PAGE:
Monday, April 03, 2006

Arcade/Wright Building

A few weeks ago, I was offered one of the most amazing opportunities that I've had since I began seriously exploring the forgotten places in and around St. Louis. Chris called me one night to tell me about an excursion that he and his friend Hunter had planned for the weekend. As soon as I heard him say ".....Arcade Building....." I almost flipped out. I was, of course, aware of this building because it is on the National Register of Historic Places. I had assumed that it would be to difficult to gain entry to, but they had found a way. I could barely wait for the weekend to arrive.

The Arcade Building is one of the more ornate buildings in the downtown area, with its gothic detailing and lavish second and third story bay windows. When passing it on the street, one can tell that it is vacant, but it is still a beautifully preserved piece of architecture. The Arcade Building is actually considered the "Wright-Arcade Building" because it was built onto the existing Wright Building in 1913 (the more architecturally subdued Wright Building had been there since 1907). In it's day, the Arcade housed numerous businesses and was the early equivalent of today's shopping malls. The building is named for the two story shopping "arcade" that stretches the length of the building between two streets. I had heard how magnificent the arcade was supposed to be, and that was one of the reasons I was so excited to visit the building.

I met up with Chris and we made the trip downtown to hook up with Hunter. Less that five minutes after arriving, we were inside the Arcade building, and after walking just a few feet, I found myself in the center of the famous arcade. Even in its disrepair, it has an intricate beauty that one doesn't see in modern buildings. The entire ceiling is vaulted with gothic arches and elaborate buttresses (wow, it's not ever day a guy gets to refer to a buttress!). I can only imagine what the arcade looked like in its glory days.

After about 20 minutes of wandering the main arcade, we ventured into the basements of the building, attempting to find the entrance to the tunnels that are rumored to exist, connecting the Arcade Building to old train tunnels that are now used by the Metrolink. We had read that they were never used and were closed up, and this appeared to be the case because we found nothing. We then began exploring the upper floors, which I found particularly interesting. Many of the original businesses still have their signs painted on the glass doors inside the building, and some even left pieces of equipment or paperwork. You can still see parts of an old radio station, a law oriented printing company, and (my personal favorite) an "Ear Mold Laboratory." I am not quite sure why one would need a laboratory to make ear molds, but it's still cool.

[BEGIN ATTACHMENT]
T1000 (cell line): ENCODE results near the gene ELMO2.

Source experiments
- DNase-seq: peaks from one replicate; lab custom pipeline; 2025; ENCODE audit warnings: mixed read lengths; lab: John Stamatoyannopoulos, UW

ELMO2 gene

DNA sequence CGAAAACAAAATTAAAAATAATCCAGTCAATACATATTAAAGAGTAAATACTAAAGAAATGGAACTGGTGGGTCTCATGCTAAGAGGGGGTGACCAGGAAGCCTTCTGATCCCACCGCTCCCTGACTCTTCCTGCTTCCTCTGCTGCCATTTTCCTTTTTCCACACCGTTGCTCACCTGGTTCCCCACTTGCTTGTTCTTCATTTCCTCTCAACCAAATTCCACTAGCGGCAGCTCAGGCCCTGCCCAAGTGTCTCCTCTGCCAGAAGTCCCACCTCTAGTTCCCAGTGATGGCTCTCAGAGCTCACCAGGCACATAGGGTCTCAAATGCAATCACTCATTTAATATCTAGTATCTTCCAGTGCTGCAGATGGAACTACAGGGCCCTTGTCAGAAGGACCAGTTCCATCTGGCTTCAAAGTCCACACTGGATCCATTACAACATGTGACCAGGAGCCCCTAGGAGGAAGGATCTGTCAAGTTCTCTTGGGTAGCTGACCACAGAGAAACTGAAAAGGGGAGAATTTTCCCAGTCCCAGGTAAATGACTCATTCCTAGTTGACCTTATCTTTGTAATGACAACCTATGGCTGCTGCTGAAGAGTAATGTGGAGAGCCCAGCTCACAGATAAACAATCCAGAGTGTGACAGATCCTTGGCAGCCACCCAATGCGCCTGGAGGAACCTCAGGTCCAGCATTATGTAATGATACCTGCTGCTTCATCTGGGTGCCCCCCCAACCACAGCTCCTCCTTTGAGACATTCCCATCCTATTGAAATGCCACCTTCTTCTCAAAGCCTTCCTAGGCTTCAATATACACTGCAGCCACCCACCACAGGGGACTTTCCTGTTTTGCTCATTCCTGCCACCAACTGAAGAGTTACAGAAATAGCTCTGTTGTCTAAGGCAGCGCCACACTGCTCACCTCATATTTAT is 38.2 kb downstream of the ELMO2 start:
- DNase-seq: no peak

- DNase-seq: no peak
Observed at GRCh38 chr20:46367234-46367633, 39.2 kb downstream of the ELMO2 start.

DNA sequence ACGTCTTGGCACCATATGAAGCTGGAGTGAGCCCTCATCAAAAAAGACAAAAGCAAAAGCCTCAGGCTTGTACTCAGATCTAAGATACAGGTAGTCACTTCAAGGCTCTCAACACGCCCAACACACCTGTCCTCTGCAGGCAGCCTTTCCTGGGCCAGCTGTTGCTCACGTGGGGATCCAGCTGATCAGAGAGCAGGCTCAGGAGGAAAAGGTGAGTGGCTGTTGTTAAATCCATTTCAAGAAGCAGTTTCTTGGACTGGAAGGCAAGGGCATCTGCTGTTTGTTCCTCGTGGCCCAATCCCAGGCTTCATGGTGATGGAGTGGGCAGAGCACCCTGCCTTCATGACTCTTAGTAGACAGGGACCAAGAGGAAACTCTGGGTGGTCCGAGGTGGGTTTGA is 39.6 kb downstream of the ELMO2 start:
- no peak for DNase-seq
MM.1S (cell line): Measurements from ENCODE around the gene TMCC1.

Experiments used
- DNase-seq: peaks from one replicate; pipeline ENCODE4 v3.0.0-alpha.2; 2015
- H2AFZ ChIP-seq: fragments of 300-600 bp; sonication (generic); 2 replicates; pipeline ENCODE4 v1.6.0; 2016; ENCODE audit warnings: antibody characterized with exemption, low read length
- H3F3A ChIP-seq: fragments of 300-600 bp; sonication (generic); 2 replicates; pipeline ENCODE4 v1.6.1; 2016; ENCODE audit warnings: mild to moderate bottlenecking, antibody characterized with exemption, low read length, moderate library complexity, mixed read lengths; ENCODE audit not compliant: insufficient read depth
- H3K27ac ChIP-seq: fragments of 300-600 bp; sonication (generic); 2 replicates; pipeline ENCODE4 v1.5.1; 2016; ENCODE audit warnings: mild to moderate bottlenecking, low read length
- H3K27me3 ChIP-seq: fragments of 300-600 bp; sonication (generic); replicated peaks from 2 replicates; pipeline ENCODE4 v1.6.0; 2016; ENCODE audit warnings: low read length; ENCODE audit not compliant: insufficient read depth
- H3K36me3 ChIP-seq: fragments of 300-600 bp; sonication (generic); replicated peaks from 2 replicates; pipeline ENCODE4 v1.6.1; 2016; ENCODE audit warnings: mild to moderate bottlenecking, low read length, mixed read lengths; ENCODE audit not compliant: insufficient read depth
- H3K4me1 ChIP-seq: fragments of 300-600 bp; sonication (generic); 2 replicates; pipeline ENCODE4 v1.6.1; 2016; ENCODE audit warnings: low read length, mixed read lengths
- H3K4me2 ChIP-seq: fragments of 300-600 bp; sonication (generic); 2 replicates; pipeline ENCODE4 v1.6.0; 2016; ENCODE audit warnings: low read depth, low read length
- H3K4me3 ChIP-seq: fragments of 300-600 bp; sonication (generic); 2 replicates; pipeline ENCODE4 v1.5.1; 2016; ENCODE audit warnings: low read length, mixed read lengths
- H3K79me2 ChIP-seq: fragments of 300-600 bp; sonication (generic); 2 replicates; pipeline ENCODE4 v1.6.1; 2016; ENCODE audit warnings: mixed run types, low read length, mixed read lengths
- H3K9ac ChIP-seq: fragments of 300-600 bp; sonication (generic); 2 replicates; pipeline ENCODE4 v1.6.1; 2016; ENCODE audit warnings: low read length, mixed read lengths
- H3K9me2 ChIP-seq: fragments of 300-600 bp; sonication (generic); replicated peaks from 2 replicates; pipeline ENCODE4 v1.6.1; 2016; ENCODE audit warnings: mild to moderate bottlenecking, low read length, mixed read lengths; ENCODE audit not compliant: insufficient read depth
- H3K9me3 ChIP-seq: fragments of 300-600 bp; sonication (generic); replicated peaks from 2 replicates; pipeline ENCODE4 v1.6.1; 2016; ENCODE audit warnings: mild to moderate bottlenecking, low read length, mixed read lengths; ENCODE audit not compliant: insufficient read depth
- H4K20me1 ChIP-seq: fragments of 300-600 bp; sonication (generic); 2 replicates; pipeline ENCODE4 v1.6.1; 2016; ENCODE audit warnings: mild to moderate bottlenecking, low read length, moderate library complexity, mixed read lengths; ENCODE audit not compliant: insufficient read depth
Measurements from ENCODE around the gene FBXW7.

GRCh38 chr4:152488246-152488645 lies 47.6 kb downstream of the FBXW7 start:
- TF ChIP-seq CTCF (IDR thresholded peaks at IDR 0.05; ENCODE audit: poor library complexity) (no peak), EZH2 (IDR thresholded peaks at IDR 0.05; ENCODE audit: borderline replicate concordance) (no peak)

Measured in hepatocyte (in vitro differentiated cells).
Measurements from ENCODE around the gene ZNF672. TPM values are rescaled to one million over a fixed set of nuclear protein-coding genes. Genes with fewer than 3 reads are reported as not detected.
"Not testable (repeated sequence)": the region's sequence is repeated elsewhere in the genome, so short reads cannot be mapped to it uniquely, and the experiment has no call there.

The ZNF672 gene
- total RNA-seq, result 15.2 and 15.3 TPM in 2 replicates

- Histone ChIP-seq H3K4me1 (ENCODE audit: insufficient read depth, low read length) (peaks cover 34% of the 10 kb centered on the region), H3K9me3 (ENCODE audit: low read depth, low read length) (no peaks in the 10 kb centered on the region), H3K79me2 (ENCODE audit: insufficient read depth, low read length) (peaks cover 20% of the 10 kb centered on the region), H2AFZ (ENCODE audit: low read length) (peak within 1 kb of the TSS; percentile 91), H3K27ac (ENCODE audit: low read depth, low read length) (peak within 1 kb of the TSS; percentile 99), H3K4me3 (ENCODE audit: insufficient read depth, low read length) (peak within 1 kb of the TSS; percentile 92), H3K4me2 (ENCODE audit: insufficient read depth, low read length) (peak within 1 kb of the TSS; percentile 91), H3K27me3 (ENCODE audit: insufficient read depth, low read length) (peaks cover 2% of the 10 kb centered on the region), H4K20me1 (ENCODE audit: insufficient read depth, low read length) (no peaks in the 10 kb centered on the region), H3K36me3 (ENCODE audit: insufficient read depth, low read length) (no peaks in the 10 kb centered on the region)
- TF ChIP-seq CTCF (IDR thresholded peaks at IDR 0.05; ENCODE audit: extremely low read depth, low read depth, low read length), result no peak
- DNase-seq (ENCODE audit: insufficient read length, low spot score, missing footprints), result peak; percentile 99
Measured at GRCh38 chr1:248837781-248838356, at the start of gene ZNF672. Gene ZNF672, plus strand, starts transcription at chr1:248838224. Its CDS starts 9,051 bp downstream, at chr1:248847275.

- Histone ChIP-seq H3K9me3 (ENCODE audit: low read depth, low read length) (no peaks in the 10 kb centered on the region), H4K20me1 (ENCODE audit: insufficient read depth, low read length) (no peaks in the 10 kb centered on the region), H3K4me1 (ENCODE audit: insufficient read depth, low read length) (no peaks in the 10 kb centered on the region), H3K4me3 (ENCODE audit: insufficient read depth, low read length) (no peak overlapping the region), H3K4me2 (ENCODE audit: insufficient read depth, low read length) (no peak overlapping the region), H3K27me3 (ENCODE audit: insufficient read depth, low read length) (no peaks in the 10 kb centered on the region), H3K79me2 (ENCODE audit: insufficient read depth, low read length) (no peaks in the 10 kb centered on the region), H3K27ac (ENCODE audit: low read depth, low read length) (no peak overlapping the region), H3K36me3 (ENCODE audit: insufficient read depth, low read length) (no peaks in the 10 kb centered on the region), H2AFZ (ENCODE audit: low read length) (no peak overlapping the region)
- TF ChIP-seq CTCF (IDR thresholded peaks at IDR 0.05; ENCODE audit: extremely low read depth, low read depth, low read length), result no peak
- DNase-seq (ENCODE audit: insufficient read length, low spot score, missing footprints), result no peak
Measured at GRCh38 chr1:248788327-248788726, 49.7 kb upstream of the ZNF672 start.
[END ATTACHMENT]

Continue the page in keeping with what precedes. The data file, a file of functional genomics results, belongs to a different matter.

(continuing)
After what seemed like hours, we realized that we had only explored five floors or so, and that we were on pace to finish exploring the building in around seven years. An executive decision was made to put off the rest of the building to concentrate on getting to the rootop. This proved to be none too easy of a task, considering the staircase we had chosen was missing the flat landing areas between flights of steps on every story past floor 8. It is quite an unnerving experience to step over a hold wheree you can see down 10 stories below you, but Hunter kept assuring me that the frame of the stairs itself was quite sturdy. Not like I needed encouragement. I just had to repeat my trademarked phrase "I'm sure it's fine..." and I felt better.